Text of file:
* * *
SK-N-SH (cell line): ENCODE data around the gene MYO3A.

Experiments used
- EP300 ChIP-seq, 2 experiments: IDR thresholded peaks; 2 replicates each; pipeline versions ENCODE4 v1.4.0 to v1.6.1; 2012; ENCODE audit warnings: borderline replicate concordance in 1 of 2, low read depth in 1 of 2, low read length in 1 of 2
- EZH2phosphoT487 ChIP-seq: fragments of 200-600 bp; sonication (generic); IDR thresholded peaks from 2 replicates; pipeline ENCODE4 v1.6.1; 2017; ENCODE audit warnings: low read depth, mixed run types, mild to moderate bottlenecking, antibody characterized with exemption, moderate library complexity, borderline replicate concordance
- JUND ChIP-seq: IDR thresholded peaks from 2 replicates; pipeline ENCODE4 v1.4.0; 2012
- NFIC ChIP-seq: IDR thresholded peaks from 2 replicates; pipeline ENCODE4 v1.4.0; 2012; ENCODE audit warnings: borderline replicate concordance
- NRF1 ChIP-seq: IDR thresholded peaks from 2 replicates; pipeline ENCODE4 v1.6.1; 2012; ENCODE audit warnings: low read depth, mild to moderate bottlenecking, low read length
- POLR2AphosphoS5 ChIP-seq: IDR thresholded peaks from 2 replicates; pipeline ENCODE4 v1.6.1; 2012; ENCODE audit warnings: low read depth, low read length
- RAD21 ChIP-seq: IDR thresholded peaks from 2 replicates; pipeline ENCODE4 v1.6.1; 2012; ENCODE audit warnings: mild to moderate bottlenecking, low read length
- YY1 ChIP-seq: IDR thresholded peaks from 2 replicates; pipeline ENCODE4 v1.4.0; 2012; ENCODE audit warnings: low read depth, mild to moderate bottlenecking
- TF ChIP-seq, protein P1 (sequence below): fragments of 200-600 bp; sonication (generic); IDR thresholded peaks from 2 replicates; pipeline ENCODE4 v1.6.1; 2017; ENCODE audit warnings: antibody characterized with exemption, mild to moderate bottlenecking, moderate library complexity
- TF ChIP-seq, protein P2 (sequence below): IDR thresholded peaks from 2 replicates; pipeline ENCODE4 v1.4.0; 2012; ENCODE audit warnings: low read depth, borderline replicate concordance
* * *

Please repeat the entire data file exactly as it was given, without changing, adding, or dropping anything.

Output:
SK-N-SH (cell line): ENCODE data around the gene MYO3A.

Experiments used
- EP300 ChIP-seq, 2 experiments: IDR thresholded peaks; 2 replicates each; pipeline versions ENCODE4 v1.4.0 to v1.6.1; 2012; ENCODE audit warnings: borderline replicate concordance in 1 of 2, low read depth in 1 of 2, low read length in 1 of 2
- EZH2phosphoT487 ChIP-seq: fragments of 200-600 bp; sonication (generic); IDR thresholded peaks from 2 replicates; pipeline ENCODE4 v1.6.1; 2017; ENCODE audit warnings: low read depth, mixed run types, mild to moderate bottlenecking, antibody characterized with exemption, moderate library complexity, borderline replicate concordance
- JUND ChIP-seq: IDR thresholded peaks from 2 replicates; pipeline ENCODE4 v1.4.0; 2012
- NFIC ChIP-seq: IDR thresholded peaks from 2 replicates; pipeline ENCODE4 v1.4.0; 2012; ENCODE audit warnings: borderline replicate concordance
- NRF1 ChIP-seq: IDR thresholded peaks from 2 replicates; pipeline ENCODE4 v1.6.1; 2012; ENCODE audit warnings: low read depth, mild to moderate bottlenecking, low read length
- POLR2AphosphoS5 ChIP-seq: IDR thresholded peaks from 2 replicates; pipeline ENCODE4 v1.6.1; 2012; ENCODE audit warnings: low read depth, low read length
- RAD21 ChIP-seq: IDR thresholded peaks from 2 replicates; pipeline ENCODE4 v1.6.1; 2012; ENCODE audit warnings: mild to moderate bottlenecking, low read length
- YY1 ChIP-seq: IDR thresholded peaks from 2 replicates; pipeline ENCODE4 v1.4.0; 2012; ENCODE audit warnings: low read depth, mild to moderate bottlenecking
- TF ChIP-seq, protein P1 (sequence below): fragments of 200-600 bp; sonication (generic); IDR thresholded peaks from 2 replicates; pipeline ENCODE4 v1.6.1; 2017; ENCODE audit warnings: antibody characterized with exemption, mild to moderate bottlenecking, moderate library complexity
- TF ChIP-seq, protein P2 (sequence below): IDR thresholded peaks from 2 replicates; pipeline ENCODE4 v1.4.0; 2012; ENCODE audit warnings: low read depth, borderline replicate concordance